Here "my_cdp->sampleW" is a static function, my_cdp->mX and my_result are the shared input data, while my_result->W is a pointer to an array that is being updated by all threads. Each thread has its own random number generator tmt, which is thread safe.
Just wonder if you see anything that is plain wrong.

Thanks.
Alexey_K_Intel3
Employee
88 Views

I see nothing bad in the code you showed. Of course I can't say anything about the functions called from there :)

The gprof data you showed before seem to roughly form the call stack (since total time for each function is the sum of its self time and total time of the above function):

[plain]15.49 4.64 4.64 SpecialFunctions2::mvtpdf
12.75 8.46 3.82 SpecialFunctions2::mvnormpdf
11.67 11.96 3.50 CroutMatrix::lubksb
7.24 14.13 2.17 CroutMatrix::ludcmp()
6.91 16.20 2.07 11200000 0.00 0.00 CDPBase::sample
6.58 18.17 1.97 tbb::internal::start_for< ... WSampler ... >::execute()
[/plain]

But those data are for the single thread run. What are the data for the multiple thread run? Which function caused the biggest increase of self time?
quanliwang
Beginner
88 Views

I see nothing bad in the code you showed. Of course I can't say anything about the functions called from there :)

The gprof data you showed before seem to roughly form the call stack (since total time for each function is the sum of its self time and total time of the above function):

[plain]15.49 4.64 4.64 SpecialFunctions2::mvtpdf
12.75 8.46 3.82 SpecialFunctions2::mvnormpdf
11.67 11.96 3.50 CroutMatrix::lubksb
7.24 14.13 2.17 CroutMatrix::ludcmp()
6.91 16.20 2.07 11200000 0.00 0.00 CDPBase::sample
6.58 18.17 1.97 tbb::internal::start_for< ... WSampler ... >::execute()
[/plain]

But those data are for the single thread run. What are the data for the multiple thread run? Which function caused the biggest increase of self time?
Here is a gprof data when 8(the number of cpus) threads are used. Nothing seems particularly outstanding for me.
-------------------------------------------------------------------------------------------------------------------------------------
% cumulative self self total
11.56 4.94 4.94 CroutMatrix::lubksb
9.76 9.11 4.17 SpecialFunctions2::mvnormpdf
6.51 11.89 2.78 InvertedMatrix::Evaluate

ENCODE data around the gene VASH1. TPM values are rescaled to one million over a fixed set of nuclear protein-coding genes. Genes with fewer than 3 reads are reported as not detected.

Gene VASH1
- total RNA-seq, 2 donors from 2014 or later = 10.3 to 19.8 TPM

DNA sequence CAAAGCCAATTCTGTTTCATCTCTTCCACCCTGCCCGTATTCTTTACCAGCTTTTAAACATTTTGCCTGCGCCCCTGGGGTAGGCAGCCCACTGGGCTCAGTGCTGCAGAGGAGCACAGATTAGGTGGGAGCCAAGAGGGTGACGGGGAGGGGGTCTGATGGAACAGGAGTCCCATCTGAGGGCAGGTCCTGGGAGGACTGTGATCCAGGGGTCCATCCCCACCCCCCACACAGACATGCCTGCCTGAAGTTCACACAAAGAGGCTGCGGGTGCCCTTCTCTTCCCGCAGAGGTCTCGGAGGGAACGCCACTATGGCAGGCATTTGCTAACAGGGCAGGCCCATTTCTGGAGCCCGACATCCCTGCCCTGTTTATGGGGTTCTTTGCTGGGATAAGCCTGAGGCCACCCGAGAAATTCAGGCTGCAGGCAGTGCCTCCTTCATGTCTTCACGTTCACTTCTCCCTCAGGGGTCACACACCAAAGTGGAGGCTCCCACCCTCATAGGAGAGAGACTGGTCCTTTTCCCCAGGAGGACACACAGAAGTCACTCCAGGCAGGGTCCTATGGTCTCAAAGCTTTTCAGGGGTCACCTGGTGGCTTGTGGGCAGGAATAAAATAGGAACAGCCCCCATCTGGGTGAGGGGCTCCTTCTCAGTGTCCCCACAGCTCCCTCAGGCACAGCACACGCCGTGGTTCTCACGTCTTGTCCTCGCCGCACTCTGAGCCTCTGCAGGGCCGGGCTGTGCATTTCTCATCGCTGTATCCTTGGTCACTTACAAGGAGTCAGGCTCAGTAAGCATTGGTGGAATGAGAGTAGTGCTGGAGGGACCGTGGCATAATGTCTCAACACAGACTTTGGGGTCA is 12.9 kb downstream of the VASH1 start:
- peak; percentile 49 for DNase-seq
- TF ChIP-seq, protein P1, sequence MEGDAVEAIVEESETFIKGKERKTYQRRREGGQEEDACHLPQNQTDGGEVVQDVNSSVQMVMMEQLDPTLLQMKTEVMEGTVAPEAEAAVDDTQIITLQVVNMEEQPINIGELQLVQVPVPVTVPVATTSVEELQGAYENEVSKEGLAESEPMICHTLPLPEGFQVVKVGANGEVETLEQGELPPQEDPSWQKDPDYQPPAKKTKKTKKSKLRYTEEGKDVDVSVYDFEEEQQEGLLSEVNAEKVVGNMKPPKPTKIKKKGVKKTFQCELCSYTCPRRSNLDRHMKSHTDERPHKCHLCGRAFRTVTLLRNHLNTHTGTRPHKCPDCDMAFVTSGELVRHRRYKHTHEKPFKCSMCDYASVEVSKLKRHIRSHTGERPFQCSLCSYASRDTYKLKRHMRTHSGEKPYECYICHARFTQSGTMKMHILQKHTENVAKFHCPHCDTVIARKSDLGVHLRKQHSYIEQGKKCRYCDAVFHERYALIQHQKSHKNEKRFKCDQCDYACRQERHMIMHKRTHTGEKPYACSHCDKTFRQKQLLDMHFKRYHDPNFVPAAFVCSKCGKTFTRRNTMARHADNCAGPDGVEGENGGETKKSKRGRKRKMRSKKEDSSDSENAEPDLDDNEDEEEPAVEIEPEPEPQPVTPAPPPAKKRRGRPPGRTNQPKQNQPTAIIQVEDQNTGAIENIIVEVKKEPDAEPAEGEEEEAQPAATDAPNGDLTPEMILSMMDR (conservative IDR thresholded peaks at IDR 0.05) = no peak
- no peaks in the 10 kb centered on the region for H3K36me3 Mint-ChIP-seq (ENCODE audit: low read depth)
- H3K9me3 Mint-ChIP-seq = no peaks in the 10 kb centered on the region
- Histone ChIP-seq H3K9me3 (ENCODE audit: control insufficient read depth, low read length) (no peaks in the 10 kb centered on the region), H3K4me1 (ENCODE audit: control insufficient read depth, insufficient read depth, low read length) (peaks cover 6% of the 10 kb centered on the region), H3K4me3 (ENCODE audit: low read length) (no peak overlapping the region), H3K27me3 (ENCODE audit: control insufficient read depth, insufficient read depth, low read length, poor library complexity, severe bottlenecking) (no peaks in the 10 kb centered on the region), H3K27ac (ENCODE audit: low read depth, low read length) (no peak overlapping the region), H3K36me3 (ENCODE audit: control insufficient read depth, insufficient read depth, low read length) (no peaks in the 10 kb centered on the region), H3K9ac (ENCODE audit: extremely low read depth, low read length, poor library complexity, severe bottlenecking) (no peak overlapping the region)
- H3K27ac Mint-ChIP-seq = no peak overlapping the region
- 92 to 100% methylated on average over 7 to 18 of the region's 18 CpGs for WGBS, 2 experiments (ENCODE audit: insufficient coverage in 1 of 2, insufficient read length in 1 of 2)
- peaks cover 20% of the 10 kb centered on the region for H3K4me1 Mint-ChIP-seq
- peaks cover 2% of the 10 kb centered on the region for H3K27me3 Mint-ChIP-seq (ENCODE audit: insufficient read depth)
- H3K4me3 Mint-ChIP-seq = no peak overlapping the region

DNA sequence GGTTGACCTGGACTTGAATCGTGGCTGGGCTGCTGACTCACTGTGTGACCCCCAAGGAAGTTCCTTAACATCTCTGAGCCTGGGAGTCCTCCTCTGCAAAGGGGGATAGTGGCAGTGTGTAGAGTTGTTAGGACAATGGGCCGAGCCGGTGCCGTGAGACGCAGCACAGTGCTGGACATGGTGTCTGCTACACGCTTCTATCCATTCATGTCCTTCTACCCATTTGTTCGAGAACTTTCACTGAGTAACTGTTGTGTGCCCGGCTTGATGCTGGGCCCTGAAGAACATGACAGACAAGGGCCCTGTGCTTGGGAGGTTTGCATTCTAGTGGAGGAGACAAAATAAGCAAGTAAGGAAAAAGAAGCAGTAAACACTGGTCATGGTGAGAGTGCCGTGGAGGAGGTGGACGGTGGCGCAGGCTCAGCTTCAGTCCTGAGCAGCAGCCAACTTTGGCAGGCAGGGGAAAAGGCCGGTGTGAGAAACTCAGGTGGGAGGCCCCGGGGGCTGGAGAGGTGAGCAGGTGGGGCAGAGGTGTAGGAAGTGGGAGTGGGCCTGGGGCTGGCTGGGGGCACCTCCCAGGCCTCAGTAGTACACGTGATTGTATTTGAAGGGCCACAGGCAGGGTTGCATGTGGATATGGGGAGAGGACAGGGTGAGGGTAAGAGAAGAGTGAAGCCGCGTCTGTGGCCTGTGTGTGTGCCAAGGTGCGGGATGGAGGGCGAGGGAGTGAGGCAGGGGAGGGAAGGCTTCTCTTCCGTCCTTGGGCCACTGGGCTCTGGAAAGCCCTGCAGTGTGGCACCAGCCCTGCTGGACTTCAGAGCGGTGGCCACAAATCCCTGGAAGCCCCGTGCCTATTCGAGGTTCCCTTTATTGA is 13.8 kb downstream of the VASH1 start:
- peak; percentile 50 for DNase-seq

6.17 14.53 2.64 CroutMatrix::ludcmp
5.90 17.05 2.52 MatrixType::New
3.70 18.63 1.58 SpecialFunctions2::mvtpdf
3.70 20.21 1.58 AddedMatrix::Evaluate
3.11 21.54 1.33 9985746 0.00 0.00 CDPBase::sample
3.09 22.86 1.32 IdentityMatrix::NextCol
3.02 24.15 1.29 MultipliedMatrix::Evaluate
2.77 25.33 1.19 GeneralMatrix::Evaluate
2.59 26.44 1.11 CroutMatrix::Solver
2.56 27.53 1.10 GeneralMatrix::operator+=
2.41 28.56 1.03 SymmetricMatrix::GetRow
2.39 29.58 1.02 SymmetricMatrix::RestoreCol
2.08 30.47 0.89 UpperTriangularMatrix::Type
1.64 31.17 0.70 MatrixRowCol::Copy
1.59 31.85 0.68 GeneralMatrix::NextCol
1.49 32.49 0.64 ScaledMatrix::Evaluate
1.49 33.12 0.64 CroutMatrix::CroutMatrix
1.14 33.61 0.49 4633333 0.00 0.00 CDPBase::sampleK
1.08 34.07 0.46 GeneralMatrix::tDelete
1.01 34.50 0.43 tbb::internal::start_for<..., WSampler,...::execute
0.96 34.91 0.41 1837 0.22 1.08 CDP::clusterIterate(CDPResult&, MTRand&)
--------------------------------------------------------------------------------------------------------------------------------------

There are two parallel_for's being used in the code and only one (WSampler) is causing trouble. When I disable the auto_partitioner for that and use a rather larger grain size, the performance improves and indeed runs about two times faster than the serial version, which is not quite as good as the Windows version(3 times),but still satisfactory. The maximum performance improvement is about 3.5 times faster if no thread overhead.
When I used the same grain size on Windows, there is no noticable changes in performance. So I came to a conclusion that maybe linux system I used has more thread overheads than that of the Windows system.
Anyway, it is now at least benifical on both systems to use TBB. Thank you very much for the kind help and patience.